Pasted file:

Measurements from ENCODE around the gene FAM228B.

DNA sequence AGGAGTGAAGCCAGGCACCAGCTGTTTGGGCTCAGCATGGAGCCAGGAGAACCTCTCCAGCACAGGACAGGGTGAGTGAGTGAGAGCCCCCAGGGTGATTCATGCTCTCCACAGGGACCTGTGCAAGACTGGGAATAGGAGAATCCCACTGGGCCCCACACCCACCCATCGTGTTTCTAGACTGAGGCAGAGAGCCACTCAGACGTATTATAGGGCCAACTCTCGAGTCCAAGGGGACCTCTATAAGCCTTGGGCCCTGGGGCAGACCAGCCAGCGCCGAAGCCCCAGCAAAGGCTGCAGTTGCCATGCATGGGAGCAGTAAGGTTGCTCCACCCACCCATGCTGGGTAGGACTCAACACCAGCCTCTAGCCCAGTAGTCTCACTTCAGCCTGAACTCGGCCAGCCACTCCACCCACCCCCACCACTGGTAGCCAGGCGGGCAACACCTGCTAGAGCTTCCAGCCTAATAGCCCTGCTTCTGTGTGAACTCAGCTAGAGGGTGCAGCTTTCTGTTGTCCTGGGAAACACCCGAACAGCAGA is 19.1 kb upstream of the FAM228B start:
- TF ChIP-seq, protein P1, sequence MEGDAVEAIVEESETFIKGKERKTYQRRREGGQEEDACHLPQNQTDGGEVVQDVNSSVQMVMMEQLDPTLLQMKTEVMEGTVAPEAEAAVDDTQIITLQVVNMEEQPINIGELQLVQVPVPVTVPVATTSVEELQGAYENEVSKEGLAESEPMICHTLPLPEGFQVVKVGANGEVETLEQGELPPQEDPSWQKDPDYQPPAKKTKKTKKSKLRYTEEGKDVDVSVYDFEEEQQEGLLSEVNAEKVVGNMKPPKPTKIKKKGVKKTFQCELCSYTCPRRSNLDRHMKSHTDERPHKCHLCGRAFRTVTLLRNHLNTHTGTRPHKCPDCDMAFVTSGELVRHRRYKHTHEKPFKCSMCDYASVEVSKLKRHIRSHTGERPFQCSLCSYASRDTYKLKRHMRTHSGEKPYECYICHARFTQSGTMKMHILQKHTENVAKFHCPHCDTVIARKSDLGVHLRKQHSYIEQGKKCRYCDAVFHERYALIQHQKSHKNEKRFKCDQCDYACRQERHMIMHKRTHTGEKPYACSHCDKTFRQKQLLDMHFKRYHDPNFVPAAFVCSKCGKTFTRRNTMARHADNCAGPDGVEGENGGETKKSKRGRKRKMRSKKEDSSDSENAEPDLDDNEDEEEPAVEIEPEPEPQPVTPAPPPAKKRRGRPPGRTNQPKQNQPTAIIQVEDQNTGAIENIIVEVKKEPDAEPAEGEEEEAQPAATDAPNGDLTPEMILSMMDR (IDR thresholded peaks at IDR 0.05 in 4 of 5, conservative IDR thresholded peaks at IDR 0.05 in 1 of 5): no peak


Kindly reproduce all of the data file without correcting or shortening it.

Measurements from ENCODE around the gene FAM228B.

DNA sequence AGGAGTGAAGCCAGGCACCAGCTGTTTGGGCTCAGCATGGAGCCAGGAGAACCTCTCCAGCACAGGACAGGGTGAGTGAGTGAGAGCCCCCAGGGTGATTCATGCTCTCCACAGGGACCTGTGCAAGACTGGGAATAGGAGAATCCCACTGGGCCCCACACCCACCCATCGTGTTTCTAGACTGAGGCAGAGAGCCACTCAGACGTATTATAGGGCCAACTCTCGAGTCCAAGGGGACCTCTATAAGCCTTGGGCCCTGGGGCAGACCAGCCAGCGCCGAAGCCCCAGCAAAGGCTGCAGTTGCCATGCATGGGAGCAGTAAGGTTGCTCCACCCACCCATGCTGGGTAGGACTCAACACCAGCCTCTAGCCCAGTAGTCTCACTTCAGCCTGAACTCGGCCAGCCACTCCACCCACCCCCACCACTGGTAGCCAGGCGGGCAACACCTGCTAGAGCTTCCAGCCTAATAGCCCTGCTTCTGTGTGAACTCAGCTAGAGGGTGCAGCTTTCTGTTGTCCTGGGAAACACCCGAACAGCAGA is 19.1 kb upstream of the FAM228B start:
- TF ChIP-seq, protein P1, sequence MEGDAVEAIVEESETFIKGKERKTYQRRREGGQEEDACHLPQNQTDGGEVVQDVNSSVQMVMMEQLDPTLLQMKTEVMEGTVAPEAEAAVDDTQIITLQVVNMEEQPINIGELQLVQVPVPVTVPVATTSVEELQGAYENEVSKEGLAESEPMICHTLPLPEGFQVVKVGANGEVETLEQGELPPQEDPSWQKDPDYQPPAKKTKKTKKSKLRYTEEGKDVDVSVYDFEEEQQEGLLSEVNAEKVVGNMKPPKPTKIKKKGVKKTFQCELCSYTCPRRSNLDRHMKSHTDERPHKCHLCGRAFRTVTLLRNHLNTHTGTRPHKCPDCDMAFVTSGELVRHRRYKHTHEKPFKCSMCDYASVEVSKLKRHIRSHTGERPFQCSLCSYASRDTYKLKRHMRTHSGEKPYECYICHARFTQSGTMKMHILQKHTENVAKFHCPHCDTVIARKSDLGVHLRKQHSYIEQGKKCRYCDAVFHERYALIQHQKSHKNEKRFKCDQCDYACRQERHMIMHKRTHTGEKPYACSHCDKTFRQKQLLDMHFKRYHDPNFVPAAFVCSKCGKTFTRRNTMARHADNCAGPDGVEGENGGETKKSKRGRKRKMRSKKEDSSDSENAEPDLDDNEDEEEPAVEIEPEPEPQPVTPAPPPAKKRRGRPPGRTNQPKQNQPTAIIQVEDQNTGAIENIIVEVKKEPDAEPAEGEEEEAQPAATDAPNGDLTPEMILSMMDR (IDR thresholded peaks at IDR 0.05 in 4 of 5, conservative IDR thresholded peaks at IDR 0.05 in 1 of 5): no peak